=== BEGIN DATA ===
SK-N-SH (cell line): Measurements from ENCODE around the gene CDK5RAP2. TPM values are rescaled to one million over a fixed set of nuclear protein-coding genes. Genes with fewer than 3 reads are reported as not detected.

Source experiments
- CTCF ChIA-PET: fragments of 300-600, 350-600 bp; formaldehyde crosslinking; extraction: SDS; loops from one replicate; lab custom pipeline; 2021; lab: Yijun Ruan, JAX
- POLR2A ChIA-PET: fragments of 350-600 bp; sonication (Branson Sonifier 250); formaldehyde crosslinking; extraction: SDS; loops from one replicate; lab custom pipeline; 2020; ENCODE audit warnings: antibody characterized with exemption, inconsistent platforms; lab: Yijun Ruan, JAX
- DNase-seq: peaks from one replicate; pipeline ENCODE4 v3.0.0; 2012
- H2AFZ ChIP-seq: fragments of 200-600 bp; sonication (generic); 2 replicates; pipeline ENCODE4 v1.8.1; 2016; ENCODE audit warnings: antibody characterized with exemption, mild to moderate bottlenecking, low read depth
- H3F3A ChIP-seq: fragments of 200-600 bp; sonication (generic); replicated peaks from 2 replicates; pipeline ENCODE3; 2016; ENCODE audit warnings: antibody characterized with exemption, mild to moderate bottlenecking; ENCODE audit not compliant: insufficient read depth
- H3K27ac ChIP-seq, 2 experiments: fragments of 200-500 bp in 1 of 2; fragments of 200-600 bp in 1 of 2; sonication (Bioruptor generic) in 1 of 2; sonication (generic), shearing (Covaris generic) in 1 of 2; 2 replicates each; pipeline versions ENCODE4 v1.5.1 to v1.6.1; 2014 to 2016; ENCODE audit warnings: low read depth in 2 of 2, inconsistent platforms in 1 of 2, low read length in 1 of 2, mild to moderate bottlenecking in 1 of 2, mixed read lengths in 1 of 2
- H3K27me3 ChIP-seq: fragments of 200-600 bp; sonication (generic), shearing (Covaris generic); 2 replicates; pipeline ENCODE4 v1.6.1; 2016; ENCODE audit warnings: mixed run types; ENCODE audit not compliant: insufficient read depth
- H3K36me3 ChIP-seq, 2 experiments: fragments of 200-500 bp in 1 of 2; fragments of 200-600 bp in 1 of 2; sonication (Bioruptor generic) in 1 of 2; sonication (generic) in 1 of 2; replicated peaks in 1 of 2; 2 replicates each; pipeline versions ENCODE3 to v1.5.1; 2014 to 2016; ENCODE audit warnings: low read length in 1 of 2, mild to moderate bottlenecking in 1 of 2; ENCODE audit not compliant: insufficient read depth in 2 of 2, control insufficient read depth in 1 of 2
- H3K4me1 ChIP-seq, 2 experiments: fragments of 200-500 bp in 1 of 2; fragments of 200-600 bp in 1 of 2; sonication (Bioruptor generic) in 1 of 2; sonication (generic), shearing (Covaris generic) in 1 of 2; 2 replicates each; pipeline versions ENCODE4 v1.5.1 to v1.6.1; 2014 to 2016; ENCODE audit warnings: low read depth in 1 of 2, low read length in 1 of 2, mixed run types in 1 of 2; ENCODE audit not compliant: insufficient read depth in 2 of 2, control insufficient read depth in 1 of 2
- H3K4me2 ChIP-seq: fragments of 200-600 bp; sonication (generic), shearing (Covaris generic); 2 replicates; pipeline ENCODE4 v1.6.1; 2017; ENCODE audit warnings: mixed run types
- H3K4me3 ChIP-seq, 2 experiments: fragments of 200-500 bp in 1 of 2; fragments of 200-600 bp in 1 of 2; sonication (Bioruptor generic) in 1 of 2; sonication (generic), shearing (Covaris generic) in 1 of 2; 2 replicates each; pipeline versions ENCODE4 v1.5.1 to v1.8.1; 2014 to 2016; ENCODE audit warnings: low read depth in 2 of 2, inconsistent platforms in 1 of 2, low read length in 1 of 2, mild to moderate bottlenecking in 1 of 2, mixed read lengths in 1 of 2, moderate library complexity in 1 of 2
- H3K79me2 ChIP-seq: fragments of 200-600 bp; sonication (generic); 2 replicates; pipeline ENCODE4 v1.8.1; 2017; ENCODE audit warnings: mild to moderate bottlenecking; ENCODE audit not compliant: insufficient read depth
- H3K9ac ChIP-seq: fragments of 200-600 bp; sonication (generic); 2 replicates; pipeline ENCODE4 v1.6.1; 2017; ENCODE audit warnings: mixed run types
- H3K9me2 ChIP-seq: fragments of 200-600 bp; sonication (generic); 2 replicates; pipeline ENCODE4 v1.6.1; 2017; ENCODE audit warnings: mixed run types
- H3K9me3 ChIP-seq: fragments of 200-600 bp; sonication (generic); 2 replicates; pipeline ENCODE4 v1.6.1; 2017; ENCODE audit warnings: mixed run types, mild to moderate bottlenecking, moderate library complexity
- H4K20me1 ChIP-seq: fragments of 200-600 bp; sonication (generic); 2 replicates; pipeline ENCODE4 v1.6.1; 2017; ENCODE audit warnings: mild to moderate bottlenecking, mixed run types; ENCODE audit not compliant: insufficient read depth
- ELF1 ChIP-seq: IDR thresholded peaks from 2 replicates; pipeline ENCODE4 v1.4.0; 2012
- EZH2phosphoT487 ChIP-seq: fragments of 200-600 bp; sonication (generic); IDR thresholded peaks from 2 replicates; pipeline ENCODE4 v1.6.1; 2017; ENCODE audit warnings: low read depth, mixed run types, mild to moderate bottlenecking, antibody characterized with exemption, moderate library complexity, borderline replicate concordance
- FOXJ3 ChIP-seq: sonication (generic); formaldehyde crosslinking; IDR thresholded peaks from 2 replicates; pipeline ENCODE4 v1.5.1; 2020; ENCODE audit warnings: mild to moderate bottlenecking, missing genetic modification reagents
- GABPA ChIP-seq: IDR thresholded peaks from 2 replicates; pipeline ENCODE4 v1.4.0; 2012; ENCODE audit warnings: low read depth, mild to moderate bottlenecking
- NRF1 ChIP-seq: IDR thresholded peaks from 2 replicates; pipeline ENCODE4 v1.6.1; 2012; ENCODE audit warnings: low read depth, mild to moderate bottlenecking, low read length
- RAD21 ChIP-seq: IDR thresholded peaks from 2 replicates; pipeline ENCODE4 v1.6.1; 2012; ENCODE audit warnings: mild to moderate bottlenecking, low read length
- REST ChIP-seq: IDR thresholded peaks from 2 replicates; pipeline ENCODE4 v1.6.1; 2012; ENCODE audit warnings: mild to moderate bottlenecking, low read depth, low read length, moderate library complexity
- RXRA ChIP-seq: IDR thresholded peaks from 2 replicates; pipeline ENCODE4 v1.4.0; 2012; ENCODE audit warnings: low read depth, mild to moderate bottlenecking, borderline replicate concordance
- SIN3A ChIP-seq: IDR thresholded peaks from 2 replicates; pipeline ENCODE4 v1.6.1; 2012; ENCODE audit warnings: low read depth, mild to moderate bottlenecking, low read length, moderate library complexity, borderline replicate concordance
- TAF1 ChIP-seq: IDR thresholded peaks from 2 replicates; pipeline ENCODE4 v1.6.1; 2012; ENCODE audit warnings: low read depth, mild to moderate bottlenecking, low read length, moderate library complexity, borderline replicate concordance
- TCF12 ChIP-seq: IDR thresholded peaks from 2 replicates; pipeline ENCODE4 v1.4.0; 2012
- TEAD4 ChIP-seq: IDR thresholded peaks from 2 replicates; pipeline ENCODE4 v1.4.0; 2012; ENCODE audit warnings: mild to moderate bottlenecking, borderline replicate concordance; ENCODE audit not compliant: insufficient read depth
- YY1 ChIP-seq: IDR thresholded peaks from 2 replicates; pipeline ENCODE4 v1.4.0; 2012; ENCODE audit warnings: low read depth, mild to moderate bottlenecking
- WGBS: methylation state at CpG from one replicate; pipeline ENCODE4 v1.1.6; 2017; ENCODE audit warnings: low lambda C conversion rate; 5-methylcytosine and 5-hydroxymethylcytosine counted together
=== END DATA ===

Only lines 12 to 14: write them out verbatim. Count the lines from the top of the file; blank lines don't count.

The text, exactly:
- H3K4me2 ChIP-seq: fragments of 200-600 bp; sonication (generic), shearing (Covaris generic); 2 replicates; pipeline ENCODE4 v1.6.1; 2017; ENCODE audit warnings: mixed run types
- H3K4me3 ChIP-seq, 2 experiments: fragments of 200-500 bp in 1 of 2; fragments of 200-600 bp in 1 of 2; sonication (Bioruptor generic) in 1 of 2; sonication (generic), shearing (Covaris generic) in 1 of 2; 2 replicates each; pipeline versions ENCODE4 v1.5.1 to v1.8.1; 2014 to 2016; ENCODE audit warnings: low read depth in 2 of 2, inconsistent platforms in 1 of 2, low read length in 1 of 2, mild to moderate bottlenecking in 1 of 2, mixed read lengths in 1 of 2, moderate library complexity in 1 of 2
- H3K79me2 ChIP-seq: fragments of 200-600 bp; sonication (generic); 2 replicates; pipeline ENCODE4 v1.8.1; 2017; ENCODE audit warnings: mild to moderate bottlenecking; ENCODE audit not compliant: insufficient read depth